Massena village officials seek public input on zoning law for cannabis businesses
BY JEFF CHUDZINSKI
North Country This Week
MASSENA — Retail cannabis dispensaries are slated to receive licenses in the near future and village trustees want to take action to address village code and regulations for the businesses.
A public hearing is scheduled for Oct. 17 at 5:31 p.m. for village residents to offer feedback about potential regulations for such businesses in the village.Village officials passed regulations last year to govern legal cannabis shops in the village, an effort led by Code Enforcement Officer Aaron Hardy.
hardy said the regulations will allow the village to limit where such businesses can be placed throughout the village, reining in where the businesses can be placed.
Dispensaries and growing facilities will only be allowed in the Central Business District, Commercial Transition District and Commercial Auto-Related District.
Restrictions prevent such operations from operating in a number of areas in residential zones. A number of streets will specifically be off limits, including Andrews Street, East and West Orvis Street, Main Street, Water Street, Glenn Street, Phillips Street and a handful of others.
Outdoor grow sites are also illegal in the village, with cultivation facilities required to strictly grow indoors.
Those regulations came after months of illicit shops selling cannabis within the village and the “square mile” that is still being contested by the St. Regis Mohawk tribe.
Village officials have been vocal about such shops, with Mayor Greg Paquin calling on the state to take action.
“I’m well aware that there are shops that are illegally open right now and make no mistake, they are illegally open,” Mayor Greg Paquin previously said.
State officials, who have not offered guidance to village officials, have yet to take direct action to close illicit shops in the village.
State lawmakers did pass regulations that gives the Office of Cannabis Manage and Department of Taxation more teeth to combat the businesses.
Those enhanced powers came from language codified into law through the state budget bill earlier this summer.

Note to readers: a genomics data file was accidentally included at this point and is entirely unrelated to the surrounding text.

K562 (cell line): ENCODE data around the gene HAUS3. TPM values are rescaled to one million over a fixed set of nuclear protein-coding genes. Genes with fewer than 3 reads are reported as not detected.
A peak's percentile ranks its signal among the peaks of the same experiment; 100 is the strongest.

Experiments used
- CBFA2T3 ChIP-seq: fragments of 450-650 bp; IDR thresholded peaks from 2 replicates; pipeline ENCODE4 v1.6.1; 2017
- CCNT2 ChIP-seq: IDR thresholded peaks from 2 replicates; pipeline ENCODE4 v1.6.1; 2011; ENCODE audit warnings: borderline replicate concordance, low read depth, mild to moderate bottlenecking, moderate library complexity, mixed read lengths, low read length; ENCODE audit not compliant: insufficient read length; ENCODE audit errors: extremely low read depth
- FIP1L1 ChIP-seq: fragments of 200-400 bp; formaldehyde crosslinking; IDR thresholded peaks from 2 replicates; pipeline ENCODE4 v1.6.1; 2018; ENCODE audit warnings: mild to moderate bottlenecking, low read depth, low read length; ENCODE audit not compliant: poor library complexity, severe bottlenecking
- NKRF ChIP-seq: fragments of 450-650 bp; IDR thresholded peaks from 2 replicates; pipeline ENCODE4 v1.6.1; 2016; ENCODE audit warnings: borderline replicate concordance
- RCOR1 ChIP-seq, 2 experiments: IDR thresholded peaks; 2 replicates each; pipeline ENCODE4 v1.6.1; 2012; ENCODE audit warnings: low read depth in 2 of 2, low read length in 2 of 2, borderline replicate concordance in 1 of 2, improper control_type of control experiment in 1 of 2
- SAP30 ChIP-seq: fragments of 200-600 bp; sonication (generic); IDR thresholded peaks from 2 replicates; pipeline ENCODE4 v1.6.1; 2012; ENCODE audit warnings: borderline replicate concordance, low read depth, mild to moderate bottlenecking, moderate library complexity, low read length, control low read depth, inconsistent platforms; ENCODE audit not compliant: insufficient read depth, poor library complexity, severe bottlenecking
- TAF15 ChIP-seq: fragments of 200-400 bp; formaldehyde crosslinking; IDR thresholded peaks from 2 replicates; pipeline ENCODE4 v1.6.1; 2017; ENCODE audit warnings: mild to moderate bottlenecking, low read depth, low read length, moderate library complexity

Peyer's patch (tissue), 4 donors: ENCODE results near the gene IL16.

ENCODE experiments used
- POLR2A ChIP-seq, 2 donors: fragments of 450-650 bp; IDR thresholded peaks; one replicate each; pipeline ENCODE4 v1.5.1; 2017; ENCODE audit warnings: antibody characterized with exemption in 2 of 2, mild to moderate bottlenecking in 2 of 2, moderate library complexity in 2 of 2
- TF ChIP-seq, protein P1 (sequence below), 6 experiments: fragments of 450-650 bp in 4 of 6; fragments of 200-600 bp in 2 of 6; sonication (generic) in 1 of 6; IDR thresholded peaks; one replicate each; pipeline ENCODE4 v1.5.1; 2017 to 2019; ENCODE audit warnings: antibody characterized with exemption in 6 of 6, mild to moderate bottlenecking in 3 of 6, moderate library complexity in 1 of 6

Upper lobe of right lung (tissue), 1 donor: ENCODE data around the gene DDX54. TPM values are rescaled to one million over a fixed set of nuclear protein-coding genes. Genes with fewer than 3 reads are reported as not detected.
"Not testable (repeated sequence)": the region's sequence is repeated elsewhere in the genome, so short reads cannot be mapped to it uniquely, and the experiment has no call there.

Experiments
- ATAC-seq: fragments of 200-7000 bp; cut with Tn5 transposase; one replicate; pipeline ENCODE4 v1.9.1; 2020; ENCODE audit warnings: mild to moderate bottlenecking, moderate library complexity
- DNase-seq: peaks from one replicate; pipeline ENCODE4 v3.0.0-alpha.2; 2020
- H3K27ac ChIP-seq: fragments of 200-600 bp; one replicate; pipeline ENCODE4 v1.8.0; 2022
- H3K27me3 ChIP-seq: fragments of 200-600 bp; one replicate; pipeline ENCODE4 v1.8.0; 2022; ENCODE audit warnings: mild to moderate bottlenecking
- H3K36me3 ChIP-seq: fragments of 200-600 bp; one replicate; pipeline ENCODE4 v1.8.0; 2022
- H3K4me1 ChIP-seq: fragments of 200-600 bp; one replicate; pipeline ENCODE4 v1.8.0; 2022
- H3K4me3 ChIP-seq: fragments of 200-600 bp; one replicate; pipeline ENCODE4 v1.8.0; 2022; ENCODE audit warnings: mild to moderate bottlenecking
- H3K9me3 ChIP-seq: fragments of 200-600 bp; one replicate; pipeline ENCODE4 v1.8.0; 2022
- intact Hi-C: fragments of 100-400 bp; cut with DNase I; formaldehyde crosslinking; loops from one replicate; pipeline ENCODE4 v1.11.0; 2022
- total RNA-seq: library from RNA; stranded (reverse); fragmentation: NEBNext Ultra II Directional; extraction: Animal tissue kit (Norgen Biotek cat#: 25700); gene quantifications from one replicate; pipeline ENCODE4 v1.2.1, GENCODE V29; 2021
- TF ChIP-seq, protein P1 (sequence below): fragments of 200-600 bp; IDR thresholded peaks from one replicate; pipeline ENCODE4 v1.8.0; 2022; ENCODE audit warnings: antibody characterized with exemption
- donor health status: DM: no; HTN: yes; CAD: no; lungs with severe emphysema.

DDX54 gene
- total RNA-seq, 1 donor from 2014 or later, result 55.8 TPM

Civil and tax penalties for illicit sales have been added and expanded in an effort to deter such operations, officials say.
Under the terms of the new laws, state officials can conduct inspections, seize untested products, obtain court orders to close such businesses and evict commercial tenants who are breaking state and local laws.
Fines can rise to $20,000 per day, per operation, state officials say.
St. Lawrence County Sheriff’s Deputies, in conjunction with multiple law enforcement agencies throughout the county, did raid a number of illegal and unlicensed dispensaries on June 29, saying the operations were selling to minors and also sold other, illicit drugs that remain illegal in the state.
St. Lawrence County Sheriff Brooks Bigwarfe said the goal was not to eradicate marijuana use in the county, but rather stop the sale of illegal substances and drugs to minors.
”Illegal substances are in some of these products being sold in these establishments with no oversight. It will continue to endanger the citizens of St. Lawrence County and surrounding counties,” he said following the raids.
Two shops in Massena were impacted by the operation, including Famous A’s on Center St. and THC Remedies on Beach St.
Seized at Famous A’s were 42 pounds of cannabis, 5,707 grams of concentrated cannabis, 767 flavored nicotine vapes and $1616 US currency.
At THC Remedies, police seized 13.8 pounds of cannabis, 857 grams of concentrated cannabis and 114 flavored nicotine vapes. Also $3,161 in US currency.